A number of fraudulent unemployment claims have been made using our employees’ names and social security numbers. Employees will not have to have repay fraudulent claims, but they may get a letter that says they do.
Here is info to help:
- Watch out for Fraud – Keep yourself & your info safe! (5/12/2020)
- EAP Plan Guidance on Identity Theft & Fraud (5/15/2020)
- Identity theft protection program info & rates – ID Shield (5/15/2020)
- Repayment information (6/30/2020)
Physical & Mental Health Resources
- Ways to connect to tele-health services (4/3/2020)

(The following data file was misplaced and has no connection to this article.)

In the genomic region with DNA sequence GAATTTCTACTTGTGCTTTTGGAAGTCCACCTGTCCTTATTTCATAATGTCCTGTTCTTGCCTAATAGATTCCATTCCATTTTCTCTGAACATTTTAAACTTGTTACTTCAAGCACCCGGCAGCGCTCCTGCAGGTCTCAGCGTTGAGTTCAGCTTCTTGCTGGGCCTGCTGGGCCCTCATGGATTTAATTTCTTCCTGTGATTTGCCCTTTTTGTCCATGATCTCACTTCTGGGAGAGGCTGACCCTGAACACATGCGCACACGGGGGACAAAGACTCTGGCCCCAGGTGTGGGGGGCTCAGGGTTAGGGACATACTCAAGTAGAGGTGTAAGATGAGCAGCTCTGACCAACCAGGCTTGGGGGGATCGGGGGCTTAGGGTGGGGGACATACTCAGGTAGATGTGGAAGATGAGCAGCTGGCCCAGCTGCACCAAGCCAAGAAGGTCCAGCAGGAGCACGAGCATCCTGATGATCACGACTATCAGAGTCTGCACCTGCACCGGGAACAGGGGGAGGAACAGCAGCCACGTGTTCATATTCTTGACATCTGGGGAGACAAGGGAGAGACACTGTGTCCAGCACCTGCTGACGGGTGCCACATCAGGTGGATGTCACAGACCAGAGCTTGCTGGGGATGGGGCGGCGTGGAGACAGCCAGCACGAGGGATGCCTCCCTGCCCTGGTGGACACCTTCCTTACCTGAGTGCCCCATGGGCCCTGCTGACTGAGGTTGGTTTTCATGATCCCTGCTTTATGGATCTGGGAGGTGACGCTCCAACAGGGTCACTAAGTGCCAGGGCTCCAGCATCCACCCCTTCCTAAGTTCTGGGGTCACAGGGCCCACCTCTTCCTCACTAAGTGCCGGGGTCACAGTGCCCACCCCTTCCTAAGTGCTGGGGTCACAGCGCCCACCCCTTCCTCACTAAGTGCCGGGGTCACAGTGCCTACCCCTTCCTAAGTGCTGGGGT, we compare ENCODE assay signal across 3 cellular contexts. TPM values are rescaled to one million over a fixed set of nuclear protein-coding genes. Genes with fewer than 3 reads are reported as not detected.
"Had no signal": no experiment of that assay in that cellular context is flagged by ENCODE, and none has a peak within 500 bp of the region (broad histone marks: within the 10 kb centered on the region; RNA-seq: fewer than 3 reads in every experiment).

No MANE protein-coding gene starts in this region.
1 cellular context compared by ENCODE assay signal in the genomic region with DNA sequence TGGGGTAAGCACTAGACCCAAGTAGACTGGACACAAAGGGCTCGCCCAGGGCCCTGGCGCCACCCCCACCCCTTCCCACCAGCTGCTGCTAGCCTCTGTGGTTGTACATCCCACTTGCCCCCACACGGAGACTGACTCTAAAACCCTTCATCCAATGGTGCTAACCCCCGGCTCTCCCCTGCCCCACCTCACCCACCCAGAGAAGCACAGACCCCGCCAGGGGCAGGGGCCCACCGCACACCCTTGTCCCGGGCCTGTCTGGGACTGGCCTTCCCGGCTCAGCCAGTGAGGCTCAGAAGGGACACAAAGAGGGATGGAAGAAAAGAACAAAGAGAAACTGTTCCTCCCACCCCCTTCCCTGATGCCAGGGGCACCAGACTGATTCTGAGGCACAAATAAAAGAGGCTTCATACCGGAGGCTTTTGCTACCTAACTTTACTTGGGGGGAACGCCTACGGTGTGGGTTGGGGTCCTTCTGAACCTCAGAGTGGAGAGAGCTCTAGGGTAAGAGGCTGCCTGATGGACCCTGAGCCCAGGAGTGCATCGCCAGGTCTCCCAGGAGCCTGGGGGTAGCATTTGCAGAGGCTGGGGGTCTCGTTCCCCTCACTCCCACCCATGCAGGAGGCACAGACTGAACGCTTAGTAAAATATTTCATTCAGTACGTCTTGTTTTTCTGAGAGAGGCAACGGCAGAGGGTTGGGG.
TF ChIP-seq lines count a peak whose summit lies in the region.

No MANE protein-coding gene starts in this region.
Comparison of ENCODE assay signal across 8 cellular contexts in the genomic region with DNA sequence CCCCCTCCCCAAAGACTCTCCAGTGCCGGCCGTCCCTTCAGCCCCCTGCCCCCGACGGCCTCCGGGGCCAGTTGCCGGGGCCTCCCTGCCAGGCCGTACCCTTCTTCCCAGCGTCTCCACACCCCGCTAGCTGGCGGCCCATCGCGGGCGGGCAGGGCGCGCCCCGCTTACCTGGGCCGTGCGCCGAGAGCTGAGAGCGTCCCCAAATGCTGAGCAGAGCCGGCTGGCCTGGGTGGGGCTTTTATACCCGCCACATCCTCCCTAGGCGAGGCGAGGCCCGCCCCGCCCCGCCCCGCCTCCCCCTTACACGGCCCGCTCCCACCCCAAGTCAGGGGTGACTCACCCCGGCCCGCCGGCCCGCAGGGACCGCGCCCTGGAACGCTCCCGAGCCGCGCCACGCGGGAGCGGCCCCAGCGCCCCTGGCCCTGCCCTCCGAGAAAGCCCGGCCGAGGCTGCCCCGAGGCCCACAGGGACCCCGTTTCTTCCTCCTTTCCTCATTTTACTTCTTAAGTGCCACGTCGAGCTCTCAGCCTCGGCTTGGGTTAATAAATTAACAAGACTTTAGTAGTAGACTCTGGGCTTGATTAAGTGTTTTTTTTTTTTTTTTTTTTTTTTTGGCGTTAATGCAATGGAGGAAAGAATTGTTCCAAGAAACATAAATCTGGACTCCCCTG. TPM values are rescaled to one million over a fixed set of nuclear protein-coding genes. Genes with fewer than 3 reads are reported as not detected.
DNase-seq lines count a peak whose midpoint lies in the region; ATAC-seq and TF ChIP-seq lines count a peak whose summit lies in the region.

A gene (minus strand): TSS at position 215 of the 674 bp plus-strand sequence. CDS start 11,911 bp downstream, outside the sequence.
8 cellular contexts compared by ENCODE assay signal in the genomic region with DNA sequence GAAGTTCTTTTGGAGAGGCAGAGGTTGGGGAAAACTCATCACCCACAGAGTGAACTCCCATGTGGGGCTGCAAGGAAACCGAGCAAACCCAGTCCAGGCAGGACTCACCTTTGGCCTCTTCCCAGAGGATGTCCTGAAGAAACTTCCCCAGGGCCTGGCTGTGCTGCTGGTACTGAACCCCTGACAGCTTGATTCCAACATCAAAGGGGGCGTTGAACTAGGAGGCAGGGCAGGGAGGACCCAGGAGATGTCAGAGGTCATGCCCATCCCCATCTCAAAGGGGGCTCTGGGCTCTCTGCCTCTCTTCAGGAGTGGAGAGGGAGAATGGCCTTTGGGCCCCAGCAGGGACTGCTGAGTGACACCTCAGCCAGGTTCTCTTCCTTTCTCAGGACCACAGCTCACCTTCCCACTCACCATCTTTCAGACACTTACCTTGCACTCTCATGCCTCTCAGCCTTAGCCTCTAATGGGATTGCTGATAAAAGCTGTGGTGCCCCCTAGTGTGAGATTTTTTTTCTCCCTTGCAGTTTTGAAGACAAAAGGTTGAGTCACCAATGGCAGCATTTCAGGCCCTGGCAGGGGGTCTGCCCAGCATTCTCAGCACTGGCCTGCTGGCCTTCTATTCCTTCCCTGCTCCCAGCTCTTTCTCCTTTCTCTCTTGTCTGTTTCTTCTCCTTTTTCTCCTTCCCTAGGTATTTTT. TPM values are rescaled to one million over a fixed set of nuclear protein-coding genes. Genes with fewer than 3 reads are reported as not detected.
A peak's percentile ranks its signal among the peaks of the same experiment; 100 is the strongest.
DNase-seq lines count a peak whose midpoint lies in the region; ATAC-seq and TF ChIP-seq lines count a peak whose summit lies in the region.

- Premera is offering tele-health services through June 30
- Kaiser Permanente also offers these services
- City employees will have their cost shares for COVID-19 testing and treatment waived from Jan. 1, 2020, through Dec. 31, 2020, under both health plans. (Announced 6/2020)
- The CARES 2020 Act made additional over-the-counter medical supplies eligible under medical flexible spending accounts. See the list.
- Take part in 10-minute mindfulness exercises that will help you focus, release tension, and reset for improved wellbeing. (4/20/2020)
- Access Employee Assistance Program (EAP) materials at EAPHelpLink code: CITSPO. Employees can call for assistance at 1-800-999-1077.
- VIDEO: When & How to Get Tested for COVID-19 (4/13/2020)
- VIDEO: Flattening the Curve: That Graph Explained (4/10/2020)
- How to Change/Recover Your Password Remotely: A Self-Service Solution (5/15/2020)